By John Blofeld,

Why should I read it?

1 author picked City of Lingering Splendour as one of their favorite books, and they share why you should read it.

What is this book about?

In his early twenties, John Blofeld spent what he describes as "three exquisitely happy years" in Peking during the era of the last emperor, when the breathtaking greatness of China's ancient traditions was still everywhere evident. Arriving in 1934, he found a city imbued with the atmosphere of the recent imperial past and haunted by the powerful spirit of the late Dowager Empress Tzu Hsi. He entered a world of magnificent palaces and temples of the Forbidden City, of lotus-covered lakes and lush pleasure-gardens, of bustling bazaars and peaceful bathhouses, and of "flower houses" with their beautiful young courtesans versed…


Book cover of A Death in Peking: Who Really Killed Pamela Werner?

Isham Cook Why did I love this book?

Graeme Sheppard’s account of the 1937 murder of Englishwoman Pamela Werner, A Death in Peking, has been overshadowed by Paul French’s more widely known Midnight in Peking, unfortunately so. Whereas French builds his case on dubious claims and sensationalizes his narrative with gothic embellishments centered around the haunted “Fox Tower” where Werner’s body was supposedly found (a location contradicted by contemporary newspaper accounts), Sheppard sticks to the facts and arrives at a strikingly different and more convincing conclusion regarding the identity of the murderer. And if French’s page-turner is modelled more on the mystery novel genre than true-crime reportage, Sheppard’s starker account is nonetheless equally engrossing in its pursuit of the truth. In the process of his methodical sifting of the evidence, he brings to light an old Beijing grounded in reality. I myself have conducted guided tours of the old Legation neighborhoods and their sheer geography compels the truth.

By Graeme Sheppard,

Why should I read it?

1 author picked A Death in Peking as one of their favorite books, and they share why you should read it.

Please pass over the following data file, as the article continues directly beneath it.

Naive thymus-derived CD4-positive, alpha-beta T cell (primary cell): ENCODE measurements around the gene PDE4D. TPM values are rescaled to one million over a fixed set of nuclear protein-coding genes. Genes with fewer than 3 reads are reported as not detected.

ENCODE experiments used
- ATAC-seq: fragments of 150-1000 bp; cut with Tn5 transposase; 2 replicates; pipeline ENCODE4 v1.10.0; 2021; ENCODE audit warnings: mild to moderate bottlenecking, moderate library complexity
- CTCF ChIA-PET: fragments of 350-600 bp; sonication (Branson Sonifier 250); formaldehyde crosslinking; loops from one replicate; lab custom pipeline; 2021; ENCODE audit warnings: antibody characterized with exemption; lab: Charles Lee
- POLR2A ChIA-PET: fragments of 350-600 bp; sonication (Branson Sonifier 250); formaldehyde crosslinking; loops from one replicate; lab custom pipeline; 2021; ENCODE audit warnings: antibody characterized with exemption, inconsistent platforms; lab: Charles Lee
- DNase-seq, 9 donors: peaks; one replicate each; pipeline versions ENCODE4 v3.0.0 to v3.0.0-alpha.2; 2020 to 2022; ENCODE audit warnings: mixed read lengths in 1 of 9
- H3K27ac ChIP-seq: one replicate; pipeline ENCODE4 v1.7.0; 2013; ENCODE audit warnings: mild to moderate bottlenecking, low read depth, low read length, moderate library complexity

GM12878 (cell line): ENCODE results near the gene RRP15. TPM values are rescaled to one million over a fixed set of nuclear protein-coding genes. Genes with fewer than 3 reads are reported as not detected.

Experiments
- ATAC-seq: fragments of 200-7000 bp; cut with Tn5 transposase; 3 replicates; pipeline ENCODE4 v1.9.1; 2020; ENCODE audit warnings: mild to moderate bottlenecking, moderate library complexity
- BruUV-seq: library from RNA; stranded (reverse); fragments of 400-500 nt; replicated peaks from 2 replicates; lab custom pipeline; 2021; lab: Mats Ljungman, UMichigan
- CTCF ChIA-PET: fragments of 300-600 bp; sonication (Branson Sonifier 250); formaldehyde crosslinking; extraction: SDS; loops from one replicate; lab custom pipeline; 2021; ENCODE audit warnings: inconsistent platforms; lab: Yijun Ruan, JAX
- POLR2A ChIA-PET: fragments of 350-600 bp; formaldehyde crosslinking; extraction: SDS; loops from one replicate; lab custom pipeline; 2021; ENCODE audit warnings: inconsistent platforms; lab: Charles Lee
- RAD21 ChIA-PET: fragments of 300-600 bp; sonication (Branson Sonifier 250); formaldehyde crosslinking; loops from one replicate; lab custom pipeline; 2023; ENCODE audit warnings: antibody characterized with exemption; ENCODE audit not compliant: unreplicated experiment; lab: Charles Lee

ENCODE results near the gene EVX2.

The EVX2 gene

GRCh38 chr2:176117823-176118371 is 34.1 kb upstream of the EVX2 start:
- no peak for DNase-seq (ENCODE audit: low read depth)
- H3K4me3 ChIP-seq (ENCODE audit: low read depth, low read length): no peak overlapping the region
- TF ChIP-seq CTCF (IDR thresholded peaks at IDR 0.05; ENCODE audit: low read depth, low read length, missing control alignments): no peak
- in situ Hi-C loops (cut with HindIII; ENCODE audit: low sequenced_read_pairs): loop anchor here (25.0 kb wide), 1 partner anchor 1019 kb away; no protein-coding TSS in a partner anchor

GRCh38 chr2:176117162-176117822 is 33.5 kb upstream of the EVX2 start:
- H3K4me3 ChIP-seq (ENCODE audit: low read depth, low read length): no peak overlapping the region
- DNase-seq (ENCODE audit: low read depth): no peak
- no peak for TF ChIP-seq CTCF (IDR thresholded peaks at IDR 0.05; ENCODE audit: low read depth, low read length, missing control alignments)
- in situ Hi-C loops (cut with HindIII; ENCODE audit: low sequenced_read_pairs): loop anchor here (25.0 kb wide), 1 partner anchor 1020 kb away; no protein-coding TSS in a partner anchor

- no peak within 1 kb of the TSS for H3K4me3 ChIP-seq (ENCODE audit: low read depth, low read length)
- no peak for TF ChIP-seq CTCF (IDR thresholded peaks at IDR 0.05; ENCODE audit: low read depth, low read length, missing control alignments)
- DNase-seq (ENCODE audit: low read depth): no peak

What is this book about?

The brutal murder of 19-year-old Pamela Werner in the city of Peking one night in January 1937 shocked the world, but the police never found or named the murderer. A best-selling book, Midnight in Peking, declared the murderer to be an American dentist, but English policeman Graeme Sheppard, 30 years with Scotland Yard, decided that conclusion was flawed, spent years investigating all aspects of the case and came up with an entirely different conclusion. So who did it? Who killed Pamela? This book provides never-revealed evidence and a different perpetrator.


Book cover of Encounters with Ancient Beijing: Its Legacy in Trees, Stone and Water

Isham Cook Why did I love this book?

American turned-Japanese-citizen and wife of a Japanese ambassador, Virginia Stibbs Anami thoroughly researched and expertly photographed hundreds of ancient spots in and around Beijing between 1983-2003 and assembled a perfectly conceived jigsaw puzzle of a book. Finagling her way into places normally forbidden to foreigners and to Chinese as well, Anami writes with a beautiful economy, whether of a temple with an ancient tree over 1,000 years old, an equally old stone stele with a fascinating story behind its inscriptions, or the remains of a long-forgotten waterway or channel, even revisiting the same spots over the decades to see if they'd changed (often for the worse). It all adds up to an impression of great depth, and with the accompanying crystalline photos, a book that’s more than the sum of its parts. What captured my attention most of all is the care about her subject matter and her attention to detail showing through on every page.

By Virginia Anami,

Why should I read it?

1 author picked Encounters with Ancient Beijing as one of their favorite books, and they share why you should read it.

What is this book about?

An interesting and informative account of many of the architectural and landscape details of Beijing. The pages are crammed with useful information about the city, featuring interviews with what the author calls 'Unforgettable People': ordinary Beijing folk who have some link with the trees, stone and water of the city. With color photos and index. Author Virginia Anami is a Scholar of East Asian studies. Her interest in traditional Chinese culture, especially that of the ancient capital of Beijing, has taken her on frequent bicycles tours of Beijing¡¯s streets and lanes in her leisure time, and on drives to the…


Book cover of The Last Days of Old Beijing: Life in the Vanishing Backstreets of a City Transformed